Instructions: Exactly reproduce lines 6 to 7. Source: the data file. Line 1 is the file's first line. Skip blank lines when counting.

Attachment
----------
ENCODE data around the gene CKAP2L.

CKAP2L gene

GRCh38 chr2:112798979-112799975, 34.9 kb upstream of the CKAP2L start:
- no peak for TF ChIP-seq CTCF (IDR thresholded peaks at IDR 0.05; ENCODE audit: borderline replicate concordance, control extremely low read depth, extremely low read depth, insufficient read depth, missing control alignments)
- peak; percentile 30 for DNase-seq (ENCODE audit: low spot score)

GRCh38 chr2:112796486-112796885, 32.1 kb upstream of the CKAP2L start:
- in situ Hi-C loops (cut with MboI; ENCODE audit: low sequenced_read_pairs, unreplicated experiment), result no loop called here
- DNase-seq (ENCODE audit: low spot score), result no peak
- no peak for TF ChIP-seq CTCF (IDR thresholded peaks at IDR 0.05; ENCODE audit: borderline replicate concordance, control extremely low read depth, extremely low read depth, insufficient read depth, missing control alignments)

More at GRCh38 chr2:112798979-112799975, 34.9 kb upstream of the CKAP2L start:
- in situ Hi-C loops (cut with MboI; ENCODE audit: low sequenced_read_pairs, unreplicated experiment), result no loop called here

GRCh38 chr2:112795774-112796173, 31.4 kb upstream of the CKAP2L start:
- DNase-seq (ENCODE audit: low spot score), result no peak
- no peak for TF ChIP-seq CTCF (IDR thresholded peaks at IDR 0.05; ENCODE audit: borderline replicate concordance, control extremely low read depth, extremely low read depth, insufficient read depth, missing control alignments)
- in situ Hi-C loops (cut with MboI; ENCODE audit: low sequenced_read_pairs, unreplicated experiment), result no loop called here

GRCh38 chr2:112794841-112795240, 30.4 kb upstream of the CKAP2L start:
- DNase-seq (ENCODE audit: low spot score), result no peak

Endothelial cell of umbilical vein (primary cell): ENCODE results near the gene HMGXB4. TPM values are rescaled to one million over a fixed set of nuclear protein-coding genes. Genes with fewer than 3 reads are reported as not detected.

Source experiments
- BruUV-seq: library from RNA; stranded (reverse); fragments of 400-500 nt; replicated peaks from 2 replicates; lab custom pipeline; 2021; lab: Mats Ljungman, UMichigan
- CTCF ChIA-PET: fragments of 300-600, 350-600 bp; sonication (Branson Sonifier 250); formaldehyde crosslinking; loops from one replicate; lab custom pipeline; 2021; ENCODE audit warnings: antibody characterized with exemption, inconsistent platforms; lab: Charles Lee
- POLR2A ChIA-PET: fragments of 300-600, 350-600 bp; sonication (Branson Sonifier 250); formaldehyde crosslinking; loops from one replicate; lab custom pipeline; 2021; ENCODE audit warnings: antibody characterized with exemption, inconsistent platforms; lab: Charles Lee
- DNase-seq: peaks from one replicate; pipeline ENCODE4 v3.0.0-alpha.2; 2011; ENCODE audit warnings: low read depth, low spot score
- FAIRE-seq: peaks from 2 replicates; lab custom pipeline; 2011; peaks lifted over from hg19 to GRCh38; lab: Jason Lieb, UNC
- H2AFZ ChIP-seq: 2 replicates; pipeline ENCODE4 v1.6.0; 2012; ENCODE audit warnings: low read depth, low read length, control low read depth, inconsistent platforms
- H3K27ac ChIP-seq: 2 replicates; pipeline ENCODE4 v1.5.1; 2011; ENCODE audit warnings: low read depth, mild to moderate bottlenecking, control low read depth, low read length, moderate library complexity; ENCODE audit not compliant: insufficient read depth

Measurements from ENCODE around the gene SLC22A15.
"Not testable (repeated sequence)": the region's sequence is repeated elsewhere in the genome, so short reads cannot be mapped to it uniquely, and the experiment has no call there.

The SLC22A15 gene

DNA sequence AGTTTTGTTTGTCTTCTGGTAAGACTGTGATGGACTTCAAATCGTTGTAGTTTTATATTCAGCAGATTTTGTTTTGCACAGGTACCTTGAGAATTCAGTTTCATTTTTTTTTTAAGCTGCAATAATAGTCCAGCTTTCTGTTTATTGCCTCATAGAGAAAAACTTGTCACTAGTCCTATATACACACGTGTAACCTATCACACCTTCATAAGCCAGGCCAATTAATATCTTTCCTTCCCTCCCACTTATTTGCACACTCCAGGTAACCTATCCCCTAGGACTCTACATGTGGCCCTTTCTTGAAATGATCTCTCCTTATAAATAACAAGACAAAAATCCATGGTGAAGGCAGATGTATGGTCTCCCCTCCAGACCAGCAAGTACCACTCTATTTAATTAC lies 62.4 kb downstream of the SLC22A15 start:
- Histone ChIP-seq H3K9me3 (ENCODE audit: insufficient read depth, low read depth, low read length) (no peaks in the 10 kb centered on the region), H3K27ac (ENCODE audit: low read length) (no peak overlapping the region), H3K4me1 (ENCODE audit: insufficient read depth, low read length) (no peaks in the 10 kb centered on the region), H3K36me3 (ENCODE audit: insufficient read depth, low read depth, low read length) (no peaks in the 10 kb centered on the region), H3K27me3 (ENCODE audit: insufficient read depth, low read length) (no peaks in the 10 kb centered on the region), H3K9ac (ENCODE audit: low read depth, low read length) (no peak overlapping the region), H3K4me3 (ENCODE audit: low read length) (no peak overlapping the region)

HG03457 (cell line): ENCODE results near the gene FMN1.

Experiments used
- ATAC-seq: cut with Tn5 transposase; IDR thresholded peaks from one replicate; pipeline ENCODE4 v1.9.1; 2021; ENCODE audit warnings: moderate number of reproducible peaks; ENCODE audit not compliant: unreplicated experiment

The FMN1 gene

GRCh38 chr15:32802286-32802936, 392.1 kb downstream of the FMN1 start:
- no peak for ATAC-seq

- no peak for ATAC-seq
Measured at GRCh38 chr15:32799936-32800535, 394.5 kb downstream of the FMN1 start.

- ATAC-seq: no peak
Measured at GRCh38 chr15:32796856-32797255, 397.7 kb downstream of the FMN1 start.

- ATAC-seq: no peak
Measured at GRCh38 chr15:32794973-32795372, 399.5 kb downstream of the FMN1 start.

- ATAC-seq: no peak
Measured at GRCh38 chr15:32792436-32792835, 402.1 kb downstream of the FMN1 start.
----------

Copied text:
GRCh38 chr2:112796486-112796885, 32.1 kb upstream of the CKAP2L start:
- in situ Hi-C loops (cut with MboI; ENCODE audit: low sequenced_read_pairs, unreplicated experiment), result no loop called here